December 03, 2006
Light Ecstasy Drug Use May Cause Brain Damage

MDMA (methylenedioxymethamphetamine, more popularly known as Ecstasy) probably does damage to your neurons and brain vasculature even after a small amount of usage.

CHICAGO -- Researchers have discovered that even a small amount of MDMA, better known as ecstasy, can be harmful to the brain, according to the first study to look at the neurotoxic effects of low doses of the recreational drug in new ecstasy users. The findings were presented today at the annual meeting of the Radiological Society of North America (RSNA).

“We found a decrease in blood circulation in some areas of the brain in young adults who just started to use ecstasy,” said Maartje de Win, M.D., radiology resident at the Academic Medical Center at the University of Amsterdam in the Netherlands. “In addition, we found a relative decrease in verbal memory performance in ecstasy users compared to non-users.”

Note that Dr. de Win is in the Netherlands and therefore probably not under the control of what some paranoids see as a US government plot to produce lots of false propagandistic drug research which supposedly has corrupted all drug research in America. But who knows. Maybe the CIA does international work for the US National Institute on Drug Absue

Ecstasy is an illegal drug that acts as a stimulant and psychedelic. A 2004 survey by the National Institute on Drug Abuse (NIDA) found that 450,000 people in the United States age 12 and over had used ecstasy in the past 30 days. In 2005, NIDA estimated that 5.4 percent of all American 12th graders had taken the drug at least once.

Ecstasy targets neurons in the brain that use the chemical serotonin to communicate. Serotonin plays an important role in regulating a number of mental processes including mood and memory.

Research has shown that long-term or heavy ecstasy use can damage these neurons and cause depression, anxiety, confusion, difficulty sleeping and decrease in memory. However, no previous studies have looked at the effects of low doses of the drug on first-time users.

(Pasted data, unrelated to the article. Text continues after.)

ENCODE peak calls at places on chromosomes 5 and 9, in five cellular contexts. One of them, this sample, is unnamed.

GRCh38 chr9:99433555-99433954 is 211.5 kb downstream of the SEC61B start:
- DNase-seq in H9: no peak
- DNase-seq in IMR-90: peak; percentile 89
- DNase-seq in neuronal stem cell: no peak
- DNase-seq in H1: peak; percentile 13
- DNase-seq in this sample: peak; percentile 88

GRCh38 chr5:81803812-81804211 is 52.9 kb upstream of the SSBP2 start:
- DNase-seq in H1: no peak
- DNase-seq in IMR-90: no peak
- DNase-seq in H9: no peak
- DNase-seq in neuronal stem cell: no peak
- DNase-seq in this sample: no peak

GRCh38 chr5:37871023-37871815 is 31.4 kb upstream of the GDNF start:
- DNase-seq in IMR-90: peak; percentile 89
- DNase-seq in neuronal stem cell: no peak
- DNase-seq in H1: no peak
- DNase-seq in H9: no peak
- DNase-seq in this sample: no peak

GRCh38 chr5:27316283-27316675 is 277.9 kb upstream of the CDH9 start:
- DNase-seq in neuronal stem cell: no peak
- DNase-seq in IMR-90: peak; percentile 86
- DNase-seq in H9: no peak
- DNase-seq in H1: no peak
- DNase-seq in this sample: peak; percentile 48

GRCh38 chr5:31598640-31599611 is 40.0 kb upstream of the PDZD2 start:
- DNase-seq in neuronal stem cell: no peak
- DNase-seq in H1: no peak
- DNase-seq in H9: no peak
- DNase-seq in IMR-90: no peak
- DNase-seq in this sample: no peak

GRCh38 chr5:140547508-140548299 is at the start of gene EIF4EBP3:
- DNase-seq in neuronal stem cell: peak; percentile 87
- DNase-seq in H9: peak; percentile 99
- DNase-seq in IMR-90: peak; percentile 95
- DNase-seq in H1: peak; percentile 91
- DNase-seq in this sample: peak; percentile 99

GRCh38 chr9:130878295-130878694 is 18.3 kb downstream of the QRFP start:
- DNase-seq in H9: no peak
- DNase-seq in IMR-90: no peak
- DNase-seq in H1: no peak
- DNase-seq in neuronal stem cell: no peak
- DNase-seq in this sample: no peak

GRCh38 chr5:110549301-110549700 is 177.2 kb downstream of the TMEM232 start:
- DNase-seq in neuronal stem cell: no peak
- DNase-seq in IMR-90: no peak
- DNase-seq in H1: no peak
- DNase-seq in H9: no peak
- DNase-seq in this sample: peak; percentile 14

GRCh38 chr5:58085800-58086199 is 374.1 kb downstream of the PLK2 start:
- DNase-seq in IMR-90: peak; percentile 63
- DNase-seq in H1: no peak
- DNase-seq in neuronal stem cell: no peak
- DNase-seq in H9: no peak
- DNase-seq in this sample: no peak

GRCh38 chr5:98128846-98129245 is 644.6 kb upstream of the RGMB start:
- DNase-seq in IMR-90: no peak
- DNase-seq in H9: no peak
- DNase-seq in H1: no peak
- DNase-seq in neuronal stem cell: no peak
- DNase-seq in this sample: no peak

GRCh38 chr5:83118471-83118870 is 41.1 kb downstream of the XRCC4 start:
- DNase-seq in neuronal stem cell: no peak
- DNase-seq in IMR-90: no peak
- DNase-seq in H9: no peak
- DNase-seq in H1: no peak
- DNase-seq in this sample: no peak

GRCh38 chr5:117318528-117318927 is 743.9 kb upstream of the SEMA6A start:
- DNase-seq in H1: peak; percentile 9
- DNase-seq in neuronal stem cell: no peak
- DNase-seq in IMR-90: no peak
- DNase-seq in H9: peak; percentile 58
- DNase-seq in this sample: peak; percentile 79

So we know that MDMA in longer term users causes damage. But these researchers wanted to find out how quickly the damage appears to show up. So they recruited malleable young minds who were just about to tune in, turn on, and drop out (anyone else remember that drug documentary with Timothy Leary?).

Dr. de Win and colleagues examined 188 volunteers with no history of ecstasy use but at high-risk for first-time ecstasy use in the near future. The examinations included neuroimaging techniques to measure the integrity of cells and blood flow in different areas of the brain and various psychological tests. After 18 months, 59 first-time ecstasy users who had taken six tablets on average and 56 non-users were re-examined with the same techniques and tests.

The ecstasy users experienced decreased blood flow in some brain regions and decreased verbal memory performance.

The study found that low doses of ecstasy did not severely damage the serotonergic neurons or affect mood. However, there were indications of subtle changes in cell architecture and decreased blood flow in some brain regions, suggesting prolonged effects from the drug, including some cell damage. In addition, the results showed a decrease in verbal memory performance among low-dose ecstasy users compared to non-users.

Unless you happen to have the body and face of a Mischa Barton or a Paris Hilton your brain is probably your most valuable asset. Damaging it for transitory kicks does not seem like a wise strategy. Even Mischa and Paris will reduce their earnings potential if they damage their brains. Please Mischa, be careful. You too Jessica Alba.

Share |      Randall Parker, 2006 December 03 10:41 AM  Brain Addiction

Joe said at December 3, 2006 11:54 AM:

Um, isnt it more likely that subjects who recently decided to get into MDMA were stoned at the time of the tests, or hungover, or slee derived...

Just a thought...

Id like to see the controls

Joshua Allen said at December 4, 2006 7:18 PM:

Naturally, people with extremely high IQs and productive lives who do such things regularly and chronically over decades would not be likely to jump in and challenge the speculation about long-term life effects. People with external locus of control should go nowhere near drugs (or other people, for that matter).

Randall Parker said at December 4, 2006 10:02 PM:


The problem is that if illicit drugs are legalized for the people who can handle them they are also legalized for the people who can not handle them.

As for high IQ people: They have more capacity to lose before the losses begin to cut into their effectiveness. We should not design society's laws for them. We should design society's laws for those who have far less capacity.

ramster said at December 5, 2006 10:59 AM:

Fair enough, doing E may damage your brain. But how does this damage compare to the effect on your brain of drinking 10 beers (or any other form of alcohol). Unless we can do a relative harm comparison with legal options for brain damage, this information doesn't tell us much.

Bob Badour said at December 7, 2006 7:59 AM:


It tells you that it causes brain damage. How much more do you need to know? Are you suggesting that brain damage is ever desirable?

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